Is Timo Werner best suited somewhere other than Anfield?
Former Liverpool midfielder Dietmar Hamann explained Thursday on Sky Sports’ “The Football Show” why he believes the Reds shouldn’t sign the RB Leipzig striker during the summer transfer window. Recent rumors have linked Werner with a transfer to Liverpool, but Hamann believes the Reds’ and opponents’ tactics would prevent him from recreating the goal-scoring impact he has demonstrated in his career to date.
“I’m not too sure (about it),” Hamann said. “… But the thing with Liverpool is you’ve probably got the best front three in world football. If you play out wide for Liverpool, even though the full-backs like to go on the overlap, Mohamed Salah and Sadio Mane are both very tricky players, they are very skillful, and Werner is not that type of player.
“His biggest asset by far is his pace, and if I watch games now, even at Anfield, with Liverpool being so superior to most teams, most of them sit back, and if you deny Werner space, he’s a lot less effective. If you look at his goal record for Leipzig, his goals this season has been outstanding, but they like to play on the counter-attack and they’re not really a possession team. I don’t think he’s got the trickery to play out wide as Mane and Salah have.
“Then if you look at Roberto Firmino’s position (in the center), I think the way they are set up, you almost need a Teddy Sheringham-type player like Firmino is to link things up. He’s not really one who goes in behind the back four, he likes to come short and bring Salah and Mane into the play so I just don’t know where he would play.”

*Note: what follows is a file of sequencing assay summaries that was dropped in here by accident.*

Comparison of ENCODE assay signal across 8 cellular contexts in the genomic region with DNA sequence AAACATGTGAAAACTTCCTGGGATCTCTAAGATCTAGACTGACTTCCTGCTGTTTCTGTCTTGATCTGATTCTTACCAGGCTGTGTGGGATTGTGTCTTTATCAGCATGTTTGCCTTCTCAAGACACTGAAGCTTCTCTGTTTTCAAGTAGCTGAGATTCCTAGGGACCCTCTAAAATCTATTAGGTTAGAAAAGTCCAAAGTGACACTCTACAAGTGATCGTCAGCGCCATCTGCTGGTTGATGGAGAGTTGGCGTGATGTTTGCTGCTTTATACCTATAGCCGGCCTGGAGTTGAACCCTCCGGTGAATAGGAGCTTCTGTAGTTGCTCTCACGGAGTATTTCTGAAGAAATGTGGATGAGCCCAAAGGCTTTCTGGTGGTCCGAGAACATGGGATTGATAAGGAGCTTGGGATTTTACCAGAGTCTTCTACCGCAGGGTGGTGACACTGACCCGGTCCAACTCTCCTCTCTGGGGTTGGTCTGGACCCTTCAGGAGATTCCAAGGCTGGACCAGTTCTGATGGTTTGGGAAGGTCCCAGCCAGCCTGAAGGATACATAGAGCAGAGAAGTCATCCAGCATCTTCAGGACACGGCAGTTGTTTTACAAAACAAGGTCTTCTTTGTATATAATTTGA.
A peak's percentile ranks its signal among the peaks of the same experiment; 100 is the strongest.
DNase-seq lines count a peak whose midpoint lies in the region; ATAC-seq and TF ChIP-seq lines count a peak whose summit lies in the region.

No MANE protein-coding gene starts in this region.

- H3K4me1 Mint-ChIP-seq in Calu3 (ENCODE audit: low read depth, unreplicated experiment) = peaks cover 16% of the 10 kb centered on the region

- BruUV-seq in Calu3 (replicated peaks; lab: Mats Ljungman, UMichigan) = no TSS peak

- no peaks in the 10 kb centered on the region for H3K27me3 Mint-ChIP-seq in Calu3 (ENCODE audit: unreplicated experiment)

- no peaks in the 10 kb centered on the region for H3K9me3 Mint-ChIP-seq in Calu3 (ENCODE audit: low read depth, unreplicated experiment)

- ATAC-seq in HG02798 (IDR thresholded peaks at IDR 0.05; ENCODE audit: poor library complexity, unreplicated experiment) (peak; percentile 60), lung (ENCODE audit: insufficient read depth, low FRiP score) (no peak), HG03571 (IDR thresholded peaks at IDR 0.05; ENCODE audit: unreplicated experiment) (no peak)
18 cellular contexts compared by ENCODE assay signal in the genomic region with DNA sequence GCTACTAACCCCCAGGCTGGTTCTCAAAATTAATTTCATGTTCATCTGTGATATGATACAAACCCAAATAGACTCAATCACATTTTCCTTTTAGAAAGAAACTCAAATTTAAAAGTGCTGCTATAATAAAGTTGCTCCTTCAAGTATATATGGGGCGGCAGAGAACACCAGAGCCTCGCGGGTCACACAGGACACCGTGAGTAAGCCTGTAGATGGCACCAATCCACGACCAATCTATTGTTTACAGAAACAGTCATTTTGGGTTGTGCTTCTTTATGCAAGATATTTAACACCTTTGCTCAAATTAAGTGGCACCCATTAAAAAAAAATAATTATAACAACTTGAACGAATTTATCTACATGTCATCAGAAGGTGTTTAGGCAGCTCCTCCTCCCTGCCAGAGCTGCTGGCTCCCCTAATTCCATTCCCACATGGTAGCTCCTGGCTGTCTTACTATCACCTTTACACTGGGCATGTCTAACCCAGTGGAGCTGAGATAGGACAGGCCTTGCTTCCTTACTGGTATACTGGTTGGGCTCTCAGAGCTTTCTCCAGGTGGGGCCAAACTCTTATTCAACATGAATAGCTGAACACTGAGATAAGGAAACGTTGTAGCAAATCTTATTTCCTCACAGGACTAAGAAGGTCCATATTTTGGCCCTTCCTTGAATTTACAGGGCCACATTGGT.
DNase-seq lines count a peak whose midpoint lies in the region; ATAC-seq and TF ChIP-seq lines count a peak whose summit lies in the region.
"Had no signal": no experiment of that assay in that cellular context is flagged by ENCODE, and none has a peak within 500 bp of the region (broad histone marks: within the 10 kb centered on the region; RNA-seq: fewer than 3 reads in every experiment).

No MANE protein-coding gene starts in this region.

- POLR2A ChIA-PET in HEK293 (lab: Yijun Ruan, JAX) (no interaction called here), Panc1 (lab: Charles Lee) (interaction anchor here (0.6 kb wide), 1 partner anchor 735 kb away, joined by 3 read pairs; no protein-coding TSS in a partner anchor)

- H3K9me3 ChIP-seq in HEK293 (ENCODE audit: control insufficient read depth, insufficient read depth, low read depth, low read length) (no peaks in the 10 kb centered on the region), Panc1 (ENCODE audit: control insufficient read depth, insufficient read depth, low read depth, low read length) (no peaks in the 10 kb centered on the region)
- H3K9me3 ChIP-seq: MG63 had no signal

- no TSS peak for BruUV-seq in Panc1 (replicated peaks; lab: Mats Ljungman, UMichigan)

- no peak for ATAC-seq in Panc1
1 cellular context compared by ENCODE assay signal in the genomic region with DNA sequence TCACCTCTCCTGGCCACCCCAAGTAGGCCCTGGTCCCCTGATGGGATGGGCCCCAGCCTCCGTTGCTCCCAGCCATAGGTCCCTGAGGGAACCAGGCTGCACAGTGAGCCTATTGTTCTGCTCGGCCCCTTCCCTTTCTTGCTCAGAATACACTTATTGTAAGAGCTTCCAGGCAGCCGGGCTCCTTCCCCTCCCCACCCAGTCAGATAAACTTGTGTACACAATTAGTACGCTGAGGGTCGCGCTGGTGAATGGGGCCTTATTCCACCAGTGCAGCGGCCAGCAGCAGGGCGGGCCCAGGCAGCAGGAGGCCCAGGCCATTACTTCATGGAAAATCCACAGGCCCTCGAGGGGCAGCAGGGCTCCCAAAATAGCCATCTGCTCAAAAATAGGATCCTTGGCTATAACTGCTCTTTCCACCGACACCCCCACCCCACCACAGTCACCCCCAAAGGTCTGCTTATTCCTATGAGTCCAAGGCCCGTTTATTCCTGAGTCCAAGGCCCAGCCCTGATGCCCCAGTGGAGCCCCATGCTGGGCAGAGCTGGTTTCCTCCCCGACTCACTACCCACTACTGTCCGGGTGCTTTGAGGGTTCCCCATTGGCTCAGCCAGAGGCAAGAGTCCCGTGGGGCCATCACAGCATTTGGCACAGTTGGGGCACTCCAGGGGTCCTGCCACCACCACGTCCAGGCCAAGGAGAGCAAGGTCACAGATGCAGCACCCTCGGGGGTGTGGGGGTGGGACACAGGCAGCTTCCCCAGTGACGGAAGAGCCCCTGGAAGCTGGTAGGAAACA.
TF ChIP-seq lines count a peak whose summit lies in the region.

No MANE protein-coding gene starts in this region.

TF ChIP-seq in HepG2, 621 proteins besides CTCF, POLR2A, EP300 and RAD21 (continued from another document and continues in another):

Werner has scored 27 goals in 36 games in all competitions this season for Leipzig, helping the club contend for the Bundesliga (German first division) title and reach the quarterfinals of the UEFA Champions League.
The 24-year-old is in-demand, as likes of Barcelona, Chelsea and perhaps even Liverpool and other top teams reportedly are interested in his services. His contract contains a £52 million (€59.4 million/$64.3 million) release clause, which will expire June 15.
That figure represents a risky outlay in any market, particularly for a player who might not fit snugly into a lineup or suit a certain style of play.
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